Financial plumbing in commodities markets
We are reckoning with a surge in commodity prices, due first to supply-chain bottlenecks arising from the global stop-start at the beginning of COVID-19, and now to Russia’s invasion of Ukraine and the attendant production, logistical and financial constrictions that have arisen or been imposed in response. The consequences are only beginning to take shape.
These liquidity difficulties are somewhat surprising. At the macro scale, commodities are in a one-way flow from extraction or agriculture, into a production process, and on to final consumption. Commodity traders are gatekeepers along that flow, and so one might think that supply shortages would be good news for them. Indeed this has broadly been the case, with Vitol, Mercuria, Trafigura and Glencore all posting eye-popping profits.
The question has turned out to be bigger than I thought. In this post, I get started on the issue by illustrating the mechanics of margin flows in commodity futures contracts, which helps show why the sector is both recording bumper profits and facing a liquidity crisis.
Commodities futures contracts
Global commodities prices are mostly traded in futures markets, for example the London Metal Exchange for industrial and precious metals. Any futures contract connects a seller, the short side of the contract, with a buyer, the long. When the contract is created, the two counterparties fix the price and the delivery date, days or weeks in the future.
The exchange itself serves several functions. First, it organizes trading around standardized contract terms and delivery dates, which facilitates the ongoing process of compromise between buyers and sellers. Second, the exchange acts as an intermediary, playing short to the longs and long to the shorts, who are thus protected from each other. And third, the exchange accepts and maintains deposits of variation margin from each participant in the exchange. These T accounts illustrate the balance-sheet structure of commodities futures contracts between the time they are created and the delivery date:
After the futures contract is open, the spot price of the underlying commodity (nickel, for example) continues to fluctuate. This means that although the delivery price of the futures contract is fixed, its value continues to change. Specifically, in the current context, commodities prices are rising, so short futures positions—agreements to sell at a price already set—are becoming less valuable. Those who have placed losing bets might be tempted to walk away from their contracts.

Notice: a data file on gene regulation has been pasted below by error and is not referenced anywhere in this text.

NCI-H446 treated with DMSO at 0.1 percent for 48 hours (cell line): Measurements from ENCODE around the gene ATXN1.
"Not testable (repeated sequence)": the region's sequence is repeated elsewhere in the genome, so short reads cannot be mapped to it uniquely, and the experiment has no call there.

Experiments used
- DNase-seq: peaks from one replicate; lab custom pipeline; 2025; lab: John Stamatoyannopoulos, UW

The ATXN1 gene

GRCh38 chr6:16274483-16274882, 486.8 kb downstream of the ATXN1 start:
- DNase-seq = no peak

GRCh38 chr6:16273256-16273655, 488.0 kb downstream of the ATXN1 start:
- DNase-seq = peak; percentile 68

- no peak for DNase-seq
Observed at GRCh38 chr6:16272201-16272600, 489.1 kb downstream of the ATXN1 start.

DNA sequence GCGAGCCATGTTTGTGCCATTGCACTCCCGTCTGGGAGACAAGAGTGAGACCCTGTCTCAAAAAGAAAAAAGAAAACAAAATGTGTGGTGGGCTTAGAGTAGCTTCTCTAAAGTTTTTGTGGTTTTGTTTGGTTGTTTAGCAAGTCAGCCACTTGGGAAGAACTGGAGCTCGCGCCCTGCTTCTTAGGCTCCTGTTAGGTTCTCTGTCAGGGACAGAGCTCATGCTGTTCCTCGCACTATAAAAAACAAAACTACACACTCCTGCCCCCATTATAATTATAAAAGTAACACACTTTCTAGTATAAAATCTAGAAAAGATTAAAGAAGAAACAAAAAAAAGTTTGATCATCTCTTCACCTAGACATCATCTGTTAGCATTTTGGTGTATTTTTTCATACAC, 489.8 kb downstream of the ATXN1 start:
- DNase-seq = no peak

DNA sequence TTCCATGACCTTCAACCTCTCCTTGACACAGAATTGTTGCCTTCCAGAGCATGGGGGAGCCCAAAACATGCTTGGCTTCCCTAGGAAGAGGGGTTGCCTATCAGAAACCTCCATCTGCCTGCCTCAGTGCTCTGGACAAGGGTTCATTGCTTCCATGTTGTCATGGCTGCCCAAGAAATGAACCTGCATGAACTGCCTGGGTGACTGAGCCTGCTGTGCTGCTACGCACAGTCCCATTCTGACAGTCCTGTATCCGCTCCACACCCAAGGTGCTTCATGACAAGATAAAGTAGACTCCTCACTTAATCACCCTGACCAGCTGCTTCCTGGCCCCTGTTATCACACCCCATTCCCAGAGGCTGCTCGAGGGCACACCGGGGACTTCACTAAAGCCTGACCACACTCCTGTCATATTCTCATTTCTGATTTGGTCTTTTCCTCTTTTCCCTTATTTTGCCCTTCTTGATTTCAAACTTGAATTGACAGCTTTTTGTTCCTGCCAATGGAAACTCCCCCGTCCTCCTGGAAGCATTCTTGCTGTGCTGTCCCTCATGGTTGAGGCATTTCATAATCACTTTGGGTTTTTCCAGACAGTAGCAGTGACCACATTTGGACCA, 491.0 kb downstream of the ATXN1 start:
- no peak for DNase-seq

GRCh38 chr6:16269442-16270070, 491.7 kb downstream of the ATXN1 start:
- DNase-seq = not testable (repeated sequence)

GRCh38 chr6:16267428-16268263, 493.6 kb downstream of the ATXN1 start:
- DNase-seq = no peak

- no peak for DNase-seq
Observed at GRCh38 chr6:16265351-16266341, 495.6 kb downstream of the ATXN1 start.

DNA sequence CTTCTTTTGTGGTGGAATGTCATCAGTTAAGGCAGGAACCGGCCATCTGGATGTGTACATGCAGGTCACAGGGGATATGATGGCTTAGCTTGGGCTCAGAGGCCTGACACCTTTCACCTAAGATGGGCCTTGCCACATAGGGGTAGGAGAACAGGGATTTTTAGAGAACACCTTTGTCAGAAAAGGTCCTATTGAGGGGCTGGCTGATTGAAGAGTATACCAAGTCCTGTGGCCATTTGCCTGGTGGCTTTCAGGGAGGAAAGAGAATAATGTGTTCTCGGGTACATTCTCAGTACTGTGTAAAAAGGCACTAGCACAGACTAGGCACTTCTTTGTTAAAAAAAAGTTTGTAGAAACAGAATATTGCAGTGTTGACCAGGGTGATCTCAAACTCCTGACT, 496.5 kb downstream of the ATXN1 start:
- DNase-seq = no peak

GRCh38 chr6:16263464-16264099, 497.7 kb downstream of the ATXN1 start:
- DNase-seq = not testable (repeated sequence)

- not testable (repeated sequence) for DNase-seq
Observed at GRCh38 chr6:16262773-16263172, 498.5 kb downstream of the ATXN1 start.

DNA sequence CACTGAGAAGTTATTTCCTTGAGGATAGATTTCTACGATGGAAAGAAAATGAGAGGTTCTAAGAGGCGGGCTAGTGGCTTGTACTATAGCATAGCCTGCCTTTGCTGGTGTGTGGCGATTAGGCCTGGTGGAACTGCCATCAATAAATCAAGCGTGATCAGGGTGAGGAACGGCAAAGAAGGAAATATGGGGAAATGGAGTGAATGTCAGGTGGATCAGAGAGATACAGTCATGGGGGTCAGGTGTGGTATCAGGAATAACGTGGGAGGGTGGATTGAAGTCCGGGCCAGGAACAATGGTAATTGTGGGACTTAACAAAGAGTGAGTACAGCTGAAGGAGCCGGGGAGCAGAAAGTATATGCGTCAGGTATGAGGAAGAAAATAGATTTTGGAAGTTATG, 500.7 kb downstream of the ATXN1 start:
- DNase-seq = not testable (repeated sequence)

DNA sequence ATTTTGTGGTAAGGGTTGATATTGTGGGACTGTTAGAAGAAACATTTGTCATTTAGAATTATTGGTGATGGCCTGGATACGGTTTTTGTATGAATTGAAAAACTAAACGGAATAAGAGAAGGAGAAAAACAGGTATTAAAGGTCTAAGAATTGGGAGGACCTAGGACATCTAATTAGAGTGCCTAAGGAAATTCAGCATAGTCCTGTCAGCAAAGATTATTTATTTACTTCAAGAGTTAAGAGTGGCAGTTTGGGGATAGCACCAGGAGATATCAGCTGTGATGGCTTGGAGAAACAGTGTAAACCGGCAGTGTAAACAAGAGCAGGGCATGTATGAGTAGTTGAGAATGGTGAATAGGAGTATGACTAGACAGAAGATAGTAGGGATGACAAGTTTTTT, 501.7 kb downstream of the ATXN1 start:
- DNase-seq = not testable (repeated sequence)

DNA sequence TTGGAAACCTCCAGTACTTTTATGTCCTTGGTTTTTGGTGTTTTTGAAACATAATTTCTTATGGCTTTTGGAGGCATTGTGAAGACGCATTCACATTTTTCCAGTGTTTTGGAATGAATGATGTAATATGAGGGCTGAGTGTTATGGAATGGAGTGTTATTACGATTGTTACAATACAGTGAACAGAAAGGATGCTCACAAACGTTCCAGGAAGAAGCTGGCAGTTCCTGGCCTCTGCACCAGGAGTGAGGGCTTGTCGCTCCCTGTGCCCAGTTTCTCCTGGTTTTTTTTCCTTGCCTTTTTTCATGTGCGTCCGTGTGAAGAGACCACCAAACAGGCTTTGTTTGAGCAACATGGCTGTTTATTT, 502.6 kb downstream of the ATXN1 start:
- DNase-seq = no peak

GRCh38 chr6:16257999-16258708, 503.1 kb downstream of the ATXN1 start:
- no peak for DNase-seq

To manage this risk, the exchange requires participants to maintain margin deposits. Though the rules for this can be complex, the principle is simple: each day, the losing side must cover its losses by posting additional margin; the winning side receives a cash payment into its margin account, which it is free to withdraw.
The T accounts below use sources and uses accounting to illustrate these flows. (The context is one of rising prices—swap “long” and “short” for falling prices.) First, the appreciation creates a capital loss for the short interest and a capital gain for the long. In accounting terms, these are expense and income flows respectively, balanced in both cases by an equal change in each entity’s booked valuation of the futures contract. The exchange records a capital gain on its long position and a capital loss on its short position, which by design nets out exactly:
So far, these are paper gains and losses only. But margin requirements force participants to realize them as cash flows: when the price rises, the short interest must put up additional margin, while the long interest may take down its margin balance, bringing it into cash. The exchange just has to move funds from one account to another, so the only question is whether the shorts can make their margin payments.
This of course is the sticking point. Commodity traders would normally draw on bank credit lines to fund margin calls. But if I understand Zoltan Pozsar correctly, these credit lines are close to exhausted, because traders have had to finance idle inventories stuck on ships waiting to come to port. This explains the puzzle of why commodity traders should be struggling despite their profitability: they are making lots of money on high prices, but their cash is tied up in unusually large inventories, leaving them vulnerable to margin calls.
Echoes of 2008?
Some observers have been reminded of the 2008 crisis, another moment when sudden price movements froze the short-term financing channels on which market-making depends. Both Steven Kelly, writing for Bloomberg, and Karen Petrou, writing in the Financial Times, have made the case that central banks should prepare to backstop commodity traders.
They could be right. Maybe the commodity surge is the new mortgage bust. Maybe “it” could happen again. I suggest we get clear on the mechanics, just in case. But I suspect that buying when everyone wants to sell, as in 2008, is not quite the same thing as selling when everyone wants to buy. More to come on this.